Restrictions on goods imported to Colombia are minimal. The process involves preparing a pro forma invoice, effecting an import registration at Incomex, shipping the goods with a final invoice, clearing customs, and remittance of payment on the currency of the exporter or in U.S. dollars through an authorized exchange intermediary. Again the lack of restrictions would allow Xerox to enter the Colombian market with few barriers.
Macroeconomic issues :
In Colombia there are macroeconomic conditions that could impact Xerox and our decision to expand to the country. Since 1995 Colombia’s GDP growth percent has plummeted. In 1995 it was 5.7, down to 2.1 in 1996 and in 1997 it fell further to 2.0. This trend is quite alarming for not only Xerox but also other countries that wish to expand their market to Colombia.
Colombia also has an unemployment, which has steadily risen since 1995. The unemployment rate was 9.5% in 1995 then 11.3% in 1996 and finally 12.2% in 1997. This happened while the labor force rose in these years by 366,000. This will help us to be able to find workers but whether or not they are capable employees in the technology industry is yet to be seen. If the employment has occurred in the agriculture rather then in the urban area there is a better chance that the unemployed could be illiterate.
Advertising is also an interesting subject. At least 50% of programmed advertising broad cast on television must have local content. It is also required to have use of a Colombian trademark in order to exercise trademark protection in Colombia. These policies seem antiquated as compared to those of the United States and should definitely be addressed. As a company Xerox must determine whether they can get a Colombian trademark first and then whether they can advertise while involving local content. Advertising is a key part of our success in Colombia so these factors are of key importance.
The Colombian Peso has remained relatively stable in the past few years. This historic stability has been highlighted recently by a strengthening of the U.S. dollar as compared to the Colombian Peso. At the end of March 1998 the period principal exchange rate was 1,358.03 Colombian Pesos equal $1. This number has consistently been increasing since early 1997. This is appealing for us as a potential investor. With our U.S. dollars we can get more Colombian Pesos for our money. From past data it only seems that this trend will only continue so investment with regards to exchange rate issues is promising.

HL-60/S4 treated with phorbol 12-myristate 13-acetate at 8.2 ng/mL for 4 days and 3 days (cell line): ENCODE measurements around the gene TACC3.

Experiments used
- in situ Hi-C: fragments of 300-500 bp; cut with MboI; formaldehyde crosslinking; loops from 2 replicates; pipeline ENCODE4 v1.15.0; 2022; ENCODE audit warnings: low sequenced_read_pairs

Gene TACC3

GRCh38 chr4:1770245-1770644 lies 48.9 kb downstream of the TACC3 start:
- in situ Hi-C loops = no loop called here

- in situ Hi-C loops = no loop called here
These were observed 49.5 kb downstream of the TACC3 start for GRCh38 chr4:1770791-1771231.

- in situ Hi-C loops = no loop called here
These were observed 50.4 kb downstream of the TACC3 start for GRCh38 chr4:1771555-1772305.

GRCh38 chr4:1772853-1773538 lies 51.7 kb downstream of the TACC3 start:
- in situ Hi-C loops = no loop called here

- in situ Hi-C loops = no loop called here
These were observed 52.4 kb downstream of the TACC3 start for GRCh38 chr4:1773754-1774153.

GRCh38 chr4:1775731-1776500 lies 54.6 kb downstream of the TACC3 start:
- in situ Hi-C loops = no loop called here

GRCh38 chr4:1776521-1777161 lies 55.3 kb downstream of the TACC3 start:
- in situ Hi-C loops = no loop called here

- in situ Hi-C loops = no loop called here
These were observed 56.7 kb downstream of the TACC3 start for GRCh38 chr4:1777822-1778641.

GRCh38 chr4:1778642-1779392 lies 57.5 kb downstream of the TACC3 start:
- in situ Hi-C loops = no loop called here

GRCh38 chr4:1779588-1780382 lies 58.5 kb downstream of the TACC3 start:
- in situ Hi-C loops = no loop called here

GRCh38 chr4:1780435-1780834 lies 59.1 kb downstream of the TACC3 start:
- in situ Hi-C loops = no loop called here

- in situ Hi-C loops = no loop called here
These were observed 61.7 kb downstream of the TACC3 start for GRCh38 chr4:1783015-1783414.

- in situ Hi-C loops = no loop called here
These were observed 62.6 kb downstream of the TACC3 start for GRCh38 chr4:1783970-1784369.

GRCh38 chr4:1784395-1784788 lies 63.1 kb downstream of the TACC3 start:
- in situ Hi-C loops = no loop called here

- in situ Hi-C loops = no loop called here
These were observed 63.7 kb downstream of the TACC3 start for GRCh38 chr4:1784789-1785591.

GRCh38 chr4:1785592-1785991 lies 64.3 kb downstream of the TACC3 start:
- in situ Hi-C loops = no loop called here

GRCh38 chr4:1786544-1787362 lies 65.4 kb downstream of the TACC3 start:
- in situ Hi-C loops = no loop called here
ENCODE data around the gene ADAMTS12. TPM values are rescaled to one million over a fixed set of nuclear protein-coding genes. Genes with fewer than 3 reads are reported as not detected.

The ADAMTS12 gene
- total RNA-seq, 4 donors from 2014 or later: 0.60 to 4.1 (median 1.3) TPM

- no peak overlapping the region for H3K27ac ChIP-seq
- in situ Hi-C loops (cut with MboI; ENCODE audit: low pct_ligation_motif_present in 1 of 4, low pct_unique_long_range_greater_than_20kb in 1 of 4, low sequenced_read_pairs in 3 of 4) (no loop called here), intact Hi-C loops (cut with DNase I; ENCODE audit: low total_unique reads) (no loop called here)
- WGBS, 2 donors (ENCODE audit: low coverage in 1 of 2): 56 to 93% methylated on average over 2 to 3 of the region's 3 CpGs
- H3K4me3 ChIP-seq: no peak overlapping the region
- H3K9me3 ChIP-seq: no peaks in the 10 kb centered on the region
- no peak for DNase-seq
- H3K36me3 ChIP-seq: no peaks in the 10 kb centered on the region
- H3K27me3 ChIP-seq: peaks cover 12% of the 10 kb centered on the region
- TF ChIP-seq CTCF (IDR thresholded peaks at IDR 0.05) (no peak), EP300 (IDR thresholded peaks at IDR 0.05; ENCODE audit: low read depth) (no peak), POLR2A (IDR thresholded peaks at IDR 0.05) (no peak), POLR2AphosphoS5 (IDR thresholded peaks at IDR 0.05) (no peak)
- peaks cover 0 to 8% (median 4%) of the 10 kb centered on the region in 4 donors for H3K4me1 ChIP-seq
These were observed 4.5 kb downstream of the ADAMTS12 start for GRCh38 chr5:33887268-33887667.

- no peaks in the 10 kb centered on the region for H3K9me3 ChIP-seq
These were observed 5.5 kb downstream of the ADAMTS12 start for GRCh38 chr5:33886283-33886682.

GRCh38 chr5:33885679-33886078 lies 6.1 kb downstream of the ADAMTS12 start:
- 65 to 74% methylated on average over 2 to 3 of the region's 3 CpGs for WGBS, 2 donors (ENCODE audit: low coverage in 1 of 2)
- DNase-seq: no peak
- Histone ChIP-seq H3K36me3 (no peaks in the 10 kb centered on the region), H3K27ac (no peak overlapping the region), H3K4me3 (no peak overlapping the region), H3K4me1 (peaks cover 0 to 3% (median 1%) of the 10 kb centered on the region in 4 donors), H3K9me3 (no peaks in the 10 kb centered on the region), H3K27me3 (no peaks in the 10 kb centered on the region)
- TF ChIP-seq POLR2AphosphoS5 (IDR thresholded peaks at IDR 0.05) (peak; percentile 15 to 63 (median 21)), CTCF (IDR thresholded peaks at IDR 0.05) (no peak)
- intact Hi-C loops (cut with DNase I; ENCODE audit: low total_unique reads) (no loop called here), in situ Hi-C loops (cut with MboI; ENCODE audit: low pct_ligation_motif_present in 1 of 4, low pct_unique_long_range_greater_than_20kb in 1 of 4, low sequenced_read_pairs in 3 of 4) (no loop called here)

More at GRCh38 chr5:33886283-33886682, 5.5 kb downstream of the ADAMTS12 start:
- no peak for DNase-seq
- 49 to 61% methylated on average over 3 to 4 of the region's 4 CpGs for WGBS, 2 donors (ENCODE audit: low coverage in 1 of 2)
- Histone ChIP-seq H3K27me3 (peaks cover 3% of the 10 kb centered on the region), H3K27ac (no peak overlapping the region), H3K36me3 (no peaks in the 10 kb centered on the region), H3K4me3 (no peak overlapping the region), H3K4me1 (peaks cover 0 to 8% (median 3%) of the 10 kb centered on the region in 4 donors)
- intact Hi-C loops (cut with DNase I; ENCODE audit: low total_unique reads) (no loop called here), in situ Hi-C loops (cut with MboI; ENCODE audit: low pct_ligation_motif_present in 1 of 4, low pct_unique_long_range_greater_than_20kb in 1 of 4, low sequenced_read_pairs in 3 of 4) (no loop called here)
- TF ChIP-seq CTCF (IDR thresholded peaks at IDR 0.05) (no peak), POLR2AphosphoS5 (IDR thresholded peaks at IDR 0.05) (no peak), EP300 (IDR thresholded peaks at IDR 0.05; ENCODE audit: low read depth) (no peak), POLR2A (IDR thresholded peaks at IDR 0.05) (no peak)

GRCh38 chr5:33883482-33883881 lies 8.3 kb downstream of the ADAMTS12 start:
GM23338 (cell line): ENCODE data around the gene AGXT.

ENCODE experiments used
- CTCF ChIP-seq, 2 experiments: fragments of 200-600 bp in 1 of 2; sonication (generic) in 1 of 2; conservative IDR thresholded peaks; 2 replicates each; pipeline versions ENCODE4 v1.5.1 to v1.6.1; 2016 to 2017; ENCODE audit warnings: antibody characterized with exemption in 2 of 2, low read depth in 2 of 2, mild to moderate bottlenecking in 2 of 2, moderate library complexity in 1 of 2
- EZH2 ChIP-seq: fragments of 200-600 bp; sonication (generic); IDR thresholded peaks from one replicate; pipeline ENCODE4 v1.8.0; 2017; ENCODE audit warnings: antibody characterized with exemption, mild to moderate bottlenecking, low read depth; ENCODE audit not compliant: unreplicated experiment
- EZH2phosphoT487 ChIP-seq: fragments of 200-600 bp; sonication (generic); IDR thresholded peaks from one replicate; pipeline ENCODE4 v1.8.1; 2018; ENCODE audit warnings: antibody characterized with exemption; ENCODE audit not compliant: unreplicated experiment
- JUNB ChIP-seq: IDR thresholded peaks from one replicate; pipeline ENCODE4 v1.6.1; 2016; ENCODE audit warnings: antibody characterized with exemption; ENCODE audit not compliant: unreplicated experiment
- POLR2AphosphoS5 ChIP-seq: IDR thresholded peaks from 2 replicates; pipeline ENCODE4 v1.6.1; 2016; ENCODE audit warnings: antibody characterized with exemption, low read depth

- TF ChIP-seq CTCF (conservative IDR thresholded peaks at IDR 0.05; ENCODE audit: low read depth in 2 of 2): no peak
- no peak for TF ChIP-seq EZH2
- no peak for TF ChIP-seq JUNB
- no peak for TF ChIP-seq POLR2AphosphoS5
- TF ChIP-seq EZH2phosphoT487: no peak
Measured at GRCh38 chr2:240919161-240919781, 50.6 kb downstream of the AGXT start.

FIRM ; INDUSTRY ISSUES
Firm’s Current Financial Condition :
As Xerox we have developed from the ‘Copier Company’; to the ‘Document Company’;. This conversion has taken us into newer and expanded markets. At year-end of 1998 our revenue was $19.4 billion. Of this revenue the United States accounted for $10.1 billion, Europe and other countries accounted for $5.8 billion and Latin America and Canada accounted for $3.5 billion. These numbers show the international interest that Xerox has pursued recently. In this pursuit, however, Xerox has maintained its strategic intent in being the leader in the global document market, and providing document solutions that enhance our customers’ business productivity. We plan on doing this by providing global document solutions that bring together our leading-edge technology, the widest array of digital hardware in the industry, sophisticated software, services, teams of industry-focused sales representatives and consultants, and a growing network of indirect sales channels.
Current Competitors in the Industry:
Production Costs for the Industry:
Tariffs and Trade Restrictions specific to the Industry :
Xerox is forced to deal with Colombia’s trade restrictions if we want to expand to this country. Colombia imposes a 7% tax on products other than foods and basic medications, along with a tax on income unless it stays in Colombia. The blunt of Colombian restrictions on imports, however, lies on the agricultural end. Due to this Xerox after registering with the government can receive relatively little resistance from the Colombian government to invest in the country.